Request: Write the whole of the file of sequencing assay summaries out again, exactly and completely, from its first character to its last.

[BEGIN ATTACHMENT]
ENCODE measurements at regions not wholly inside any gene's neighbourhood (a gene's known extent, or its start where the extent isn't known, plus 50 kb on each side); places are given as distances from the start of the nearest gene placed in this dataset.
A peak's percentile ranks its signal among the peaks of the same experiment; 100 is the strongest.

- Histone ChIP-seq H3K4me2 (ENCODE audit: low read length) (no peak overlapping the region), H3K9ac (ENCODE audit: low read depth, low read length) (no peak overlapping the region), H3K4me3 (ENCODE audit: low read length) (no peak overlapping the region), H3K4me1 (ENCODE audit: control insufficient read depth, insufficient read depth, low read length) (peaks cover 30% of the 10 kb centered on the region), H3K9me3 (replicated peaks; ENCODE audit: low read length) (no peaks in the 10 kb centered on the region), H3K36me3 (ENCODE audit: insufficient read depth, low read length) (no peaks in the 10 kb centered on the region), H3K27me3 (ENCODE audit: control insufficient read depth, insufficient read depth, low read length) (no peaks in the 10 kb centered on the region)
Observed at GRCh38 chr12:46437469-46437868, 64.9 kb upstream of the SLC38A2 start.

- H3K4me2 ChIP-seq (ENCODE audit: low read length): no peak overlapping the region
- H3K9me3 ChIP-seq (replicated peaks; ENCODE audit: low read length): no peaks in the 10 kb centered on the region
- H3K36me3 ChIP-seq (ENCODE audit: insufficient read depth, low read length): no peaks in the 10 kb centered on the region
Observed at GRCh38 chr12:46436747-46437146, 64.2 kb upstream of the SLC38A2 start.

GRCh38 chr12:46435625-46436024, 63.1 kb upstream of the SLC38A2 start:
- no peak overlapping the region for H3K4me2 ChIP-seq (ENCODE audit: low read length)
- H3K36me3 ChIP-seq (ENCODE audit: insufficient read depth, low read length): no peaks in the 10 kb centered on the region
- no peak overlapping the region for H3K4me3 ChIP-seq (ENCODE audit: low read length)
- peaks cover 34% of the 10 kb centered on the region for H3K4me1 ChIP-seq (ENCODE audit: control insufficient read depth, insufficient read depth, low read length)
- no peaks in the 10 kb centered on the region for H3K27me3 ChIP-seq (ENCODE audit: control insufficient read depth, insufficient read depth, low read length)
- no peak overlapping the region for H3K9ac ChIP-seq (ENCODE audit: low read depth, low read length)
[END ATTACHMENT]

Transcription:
ENCODE measurements at regions not wholly inside any gene's neighbourhood (a gene's known extent, or its start where the extent isn't known, plus 50 kb on each side); places are given as distances from the start of the nearest gene placed in this dataset.
A peak's percentile ranks its signal among the peaks of the same experiment; 100 is the strongest.

- Histone ChIP-seq H3K4me2 (ENCODE audit: low read length) (no peak overlapping the region), H3K9ac (ENCODE audit: low read depth, low read length) (no peak overlapping the region), H3K4me3 (ENCODE audit: low read length) (no peak overlapping the region), H3K4me1 (ENCODE audit: control insufficient read depth, insufficient read depth, low read length) (peaks cover 30% of the 10 kb centered on the region), H3K9me3 (replicated peaks; ENCODE audit: low read length) (no peaks in the 10 kb centered on the region), H3K36me3 (ENCODE audit: insufficient read depth, low read length) (no peaks in the 10 kb centered on the region), H3K27me3 (ENCODE audit: control insufficient read depth, insufficient read depth, low read length) (no peaks in the 10 kb centered on the region)
Observed at GRCh38 chr12:46437469-46437868, 64.9 kb upstream of the SLC38A2 start.

- H3K4me2 ChIP-seq (ENCODE audit: low read length): no peak overlapping the region
- H3K9me3 ChIP-seq (replicated peaks; ENCODE audit: low read length): no peaks in the 10 kb centered on the region
- H3K36me3 ChIP-seq (ENCODE audit: insufficient read depth, low read length): no peaks in the 10 kb centered on the region
Observed at GRCh38 chr12:46436747-46437146, 64.2 kb upstream of the SLC38A2 start.

GRCh38 chr12:46435625-46436024, 63.1 kb upstream of the SLC38A2 start:
- no peak overlapping the region for H3K4me2 ChIP-seq (ENCODE audit: low read length)
- H3K36me3 ChIP-seq (ENCODE audit: insufficient read depth, low read length): no peaks in the 10 kb centered on the region
- no peak overlapping the region for H3K4me3 ChIP-seq (ENCODE audit: low read length)
- peaks cover 34% of the 10 kb centered on the region for H3K4me1 ChIP-seq (ENCODE audit: control insufficient read depth, insufficient read depth, low read length)
- no peaks in the 10 kb centered on the region for H3K27me3 ChIP-seq (ENCODE audit: control insufficient read depth, insufficient read depth, low read length)
- no peak overlapping the region for H3K9ac ChIP-seq (ENCODE audit: low read depth, low read length)